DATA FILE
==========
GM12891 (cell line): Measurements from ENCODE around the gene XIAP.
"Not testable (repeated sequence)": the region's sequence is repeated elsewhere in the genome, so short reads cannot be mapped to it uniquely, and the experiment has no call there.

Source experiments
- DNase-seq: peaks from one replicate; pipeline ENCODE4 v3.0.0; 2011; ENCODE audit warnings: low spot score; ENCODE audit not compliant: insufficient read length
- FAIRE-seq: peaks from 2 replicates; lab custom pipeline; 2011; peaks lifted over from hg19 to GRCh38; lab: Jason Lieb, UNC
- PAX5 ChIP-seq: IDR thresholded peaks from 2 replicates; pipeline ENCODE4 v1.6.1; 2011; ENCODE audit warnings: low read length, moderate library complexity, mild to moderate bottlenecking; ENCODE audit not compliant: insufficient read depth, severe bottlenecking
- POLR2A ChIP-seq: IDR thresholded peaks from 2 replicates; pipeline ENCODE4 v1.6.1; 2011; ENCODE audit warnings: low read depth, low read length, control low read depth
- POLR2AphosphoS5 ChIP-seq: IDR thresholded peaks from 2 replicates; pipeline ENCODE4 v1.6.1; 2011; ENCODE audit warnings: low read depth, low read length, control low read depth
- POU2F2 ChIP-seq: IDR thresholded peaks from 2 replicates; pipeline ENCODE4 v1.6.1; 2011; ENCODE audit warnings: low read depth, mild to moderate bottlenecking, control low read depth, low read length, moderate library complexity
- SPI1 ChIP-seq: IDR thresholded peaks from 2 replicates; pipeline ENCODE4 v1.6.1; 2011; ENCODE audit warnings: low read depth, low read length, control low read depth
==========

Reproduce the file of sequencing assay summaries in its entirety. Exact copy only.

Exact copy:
GM12891 (cell line): Measurements from ENCODE around the gene XIAP.
"Not testable (repeated sequence)": the region's sequence is repeated elsewhere in the genome, so short reads cannot be mapped to it uniquely, and the experiment has no call there.

Source experiments
- DNase-seq: peaks from one replicate; pipeline ENCODE4 v3.0.0; 2011; ENCODE audit warnings: low spot score; ENCODE audit not compliant: insufficient read length
- FAIRE-seq: peaks from 2 replicates; lab custom pipeline; 2011; peaks lifted over from hg19 to GRCh38; lab: Jason Lieb, UNC
- PAX5 ChIP-seq: IDR thresholded peaks from 2 replicates; pipeline ENCODE4 v1.6.1; 2011; ENCODE audit warnings: low read length, moderate library complexity, mild to moderate bottlenecking; ENCODE audit not compliant: insufficient read depth, severe bottlenecking
- POLR2A ChIP-seq: IDR thresholded peaks from 2 replicates; pipeline ENCODE4 v1.6.1; 2011; ENCODE audit warnings: low read depth, low read length, control low read depth
- POLR2AphosphoS5 ChIP-seq: IDR thresholded peaks from 2 replicates; pipeline ENCODE4 v1.6.1; 2011; ENCODE audit warnings: low read depth, low read length, control low read depth
- POU2F2 ChIP-seq: IDR thresholded peaks from 2 replicates; pipeline ENCODE4 v1.6.1; 2011; ENCODE audit warnings: low read depth, mild to moderate bottlenecking, control low read depth, low read length, moderate library complexity
- SPI1 ChIP-seq: IDR thresholded peaks from 2 replicates; pipeline ENCODE4 v1.6.1; 2011; ENCODE audit warnings: low read depth, low read length, control low read depth